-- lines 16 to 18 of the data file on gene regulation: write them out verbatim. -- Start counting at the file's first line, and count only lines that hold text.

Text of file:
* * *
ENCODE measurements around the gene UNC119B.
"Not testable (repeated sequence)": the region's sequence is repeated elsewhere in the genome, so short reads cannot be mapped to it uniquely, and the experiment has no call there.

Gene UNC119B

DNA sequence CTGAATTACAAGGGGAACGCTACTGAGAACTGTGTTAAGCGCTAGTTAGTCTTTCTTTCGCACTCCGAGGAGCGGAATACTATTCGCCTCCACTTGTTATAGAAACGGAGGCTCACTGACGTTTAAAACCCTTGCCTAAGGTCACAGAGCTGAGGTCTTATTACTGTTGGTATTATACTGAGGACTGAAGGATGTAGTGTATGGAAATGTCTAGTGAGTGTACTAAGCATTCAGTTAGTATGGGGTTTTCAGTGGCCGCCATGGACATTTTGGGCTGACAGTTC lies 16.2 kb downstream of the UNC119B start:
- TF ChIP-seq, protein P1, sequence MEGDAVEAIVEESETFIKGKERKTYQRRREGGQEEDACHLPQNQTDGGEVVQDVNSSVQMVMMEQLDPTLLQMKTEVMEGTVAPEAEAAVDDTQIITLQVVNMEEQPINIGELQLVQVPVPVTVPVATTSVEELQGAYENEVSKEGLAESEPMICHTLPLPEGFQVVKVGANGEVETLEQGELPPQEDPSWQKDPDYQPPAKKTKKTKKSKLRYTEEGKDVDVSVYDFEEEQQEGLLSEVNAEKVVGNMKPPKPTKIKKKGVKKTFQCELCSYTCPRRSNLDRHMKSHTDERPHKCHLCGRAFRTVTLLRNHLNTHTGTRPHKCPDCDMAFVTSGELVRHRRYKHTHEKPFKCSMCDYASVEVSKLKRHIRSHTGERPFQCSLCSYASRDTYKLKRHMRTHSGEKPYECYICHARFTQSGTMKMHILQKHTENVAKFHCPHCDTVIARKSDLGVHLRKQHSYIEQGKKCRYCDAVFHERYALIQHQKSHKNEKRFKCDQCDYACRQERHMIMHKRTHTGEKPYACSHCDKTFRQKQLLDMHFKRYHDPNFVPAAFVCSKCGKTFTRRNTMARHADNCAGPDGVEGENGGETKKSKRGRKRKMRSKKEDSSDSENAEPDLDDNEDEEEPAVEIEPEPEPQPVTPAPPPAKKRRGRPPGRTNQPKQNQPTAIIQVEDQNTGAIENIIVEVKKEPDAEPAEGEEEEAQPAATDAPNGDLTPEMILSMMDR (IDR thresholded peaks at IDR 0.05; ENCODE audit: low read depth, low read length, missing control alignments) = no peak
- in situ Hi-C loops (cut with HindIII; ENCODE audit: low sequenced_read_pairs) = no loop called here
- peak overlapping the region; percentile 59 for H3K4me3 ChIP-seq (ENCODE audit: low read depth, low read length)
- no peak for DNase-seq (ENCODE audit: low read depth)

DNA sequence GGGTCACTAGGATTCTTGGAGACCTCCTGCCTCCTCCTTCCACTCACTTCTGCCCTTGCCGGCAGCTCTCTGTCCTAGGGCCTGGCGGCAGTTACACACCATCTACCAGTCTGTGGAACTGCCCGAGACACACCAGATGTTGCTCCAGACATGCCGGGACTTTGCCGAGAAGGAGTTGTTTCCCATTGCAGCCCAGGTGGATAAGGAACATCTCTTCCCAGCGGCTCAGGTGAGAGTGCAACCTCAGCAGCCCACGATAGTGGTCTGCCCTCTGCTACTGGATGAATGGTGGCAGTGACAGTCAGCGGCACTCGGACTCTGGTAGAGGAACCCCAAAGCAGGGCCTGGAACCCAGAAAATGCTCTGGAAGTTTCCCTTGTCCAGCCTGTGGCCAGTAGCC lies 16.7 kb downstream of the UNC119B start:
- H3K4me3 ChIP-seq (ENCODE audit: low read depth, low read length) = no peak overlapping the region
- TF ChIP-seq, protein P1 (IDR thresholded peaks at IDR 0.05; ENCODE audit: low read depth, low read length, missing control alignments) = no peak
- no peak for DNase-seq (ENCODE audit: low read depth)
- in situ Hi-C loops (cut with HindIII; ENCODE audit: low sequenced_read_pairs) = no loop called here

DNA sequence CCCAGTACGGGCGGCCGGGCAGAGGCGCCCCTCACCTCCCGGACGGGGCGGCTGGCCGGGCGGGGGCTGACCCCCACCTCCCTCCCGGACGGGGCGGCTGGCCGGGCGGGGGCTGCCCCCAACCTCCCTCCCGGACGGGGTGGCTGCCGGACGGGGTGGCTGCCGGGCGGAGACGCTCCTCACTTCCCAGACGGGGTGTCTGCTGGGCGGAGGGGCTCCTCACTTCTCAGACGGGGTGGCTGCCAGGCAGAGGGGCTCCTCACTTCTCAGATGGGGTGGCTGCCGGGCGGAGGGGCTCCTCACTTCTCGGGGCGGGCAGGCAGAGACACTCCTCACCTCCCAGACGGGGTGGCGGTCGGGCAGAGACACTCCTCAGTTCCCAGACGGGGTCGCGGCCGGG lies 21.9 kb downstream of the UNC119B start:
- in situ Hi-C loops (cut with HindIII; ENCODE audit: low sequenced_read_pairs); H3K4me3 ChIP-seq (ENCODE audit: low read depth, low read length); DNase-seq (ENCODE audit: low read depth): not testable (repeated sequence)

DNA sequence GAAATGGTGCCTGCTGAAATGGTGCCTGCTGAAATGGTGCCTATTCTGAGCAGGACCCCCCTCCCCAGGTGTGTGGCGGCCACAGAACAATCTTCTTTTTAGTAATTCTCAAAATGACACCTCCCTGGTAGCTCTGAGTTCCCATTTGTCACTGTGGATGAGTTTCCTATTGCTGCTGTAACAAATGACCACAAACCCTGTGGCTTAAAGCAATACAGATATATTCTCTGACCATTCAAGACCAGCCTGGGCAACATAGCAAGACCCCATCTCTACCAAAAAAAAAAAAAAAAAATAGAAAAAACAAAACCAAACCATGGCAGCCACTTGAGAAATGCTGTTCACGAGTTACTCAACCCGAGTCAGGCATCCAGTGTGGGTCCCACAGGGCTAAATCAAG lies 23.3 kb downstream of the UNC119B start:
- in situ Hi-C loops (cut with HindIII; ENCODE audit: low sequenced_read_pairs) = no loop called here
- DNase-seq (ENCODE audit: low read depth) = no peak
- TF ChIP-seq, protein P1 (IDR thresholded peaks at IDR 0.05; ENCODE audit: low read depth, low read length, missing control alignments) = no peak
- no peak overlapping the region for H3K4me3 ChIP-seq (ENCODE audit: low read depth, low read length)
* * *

DNA sequence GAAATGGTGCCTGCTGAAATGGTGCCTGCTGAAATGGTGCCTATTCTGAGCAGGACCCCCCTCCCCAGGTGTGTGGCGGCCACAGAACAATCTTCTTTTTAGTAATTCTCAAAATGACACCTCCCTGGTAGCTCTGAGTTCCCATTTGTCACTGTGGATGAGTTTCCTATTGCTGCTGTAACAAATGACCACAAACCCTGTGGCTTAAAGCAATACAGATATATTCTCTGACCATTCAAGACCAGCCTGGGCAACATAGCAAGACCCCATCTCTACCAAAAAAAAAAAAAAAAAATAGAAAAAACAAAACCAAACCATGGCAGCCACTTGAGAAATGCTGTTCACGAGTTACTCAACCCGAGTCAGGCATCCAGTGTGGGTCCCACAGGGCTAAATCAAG lies 23.3 kb downstream of the UNC119B start:
- in situ Hi-C loops (cut with HindIII; ENCODE audit: low sequenced_read_pairs) = no loop called here
- DNase-seq (ENCODE audit: low read depth) = no peak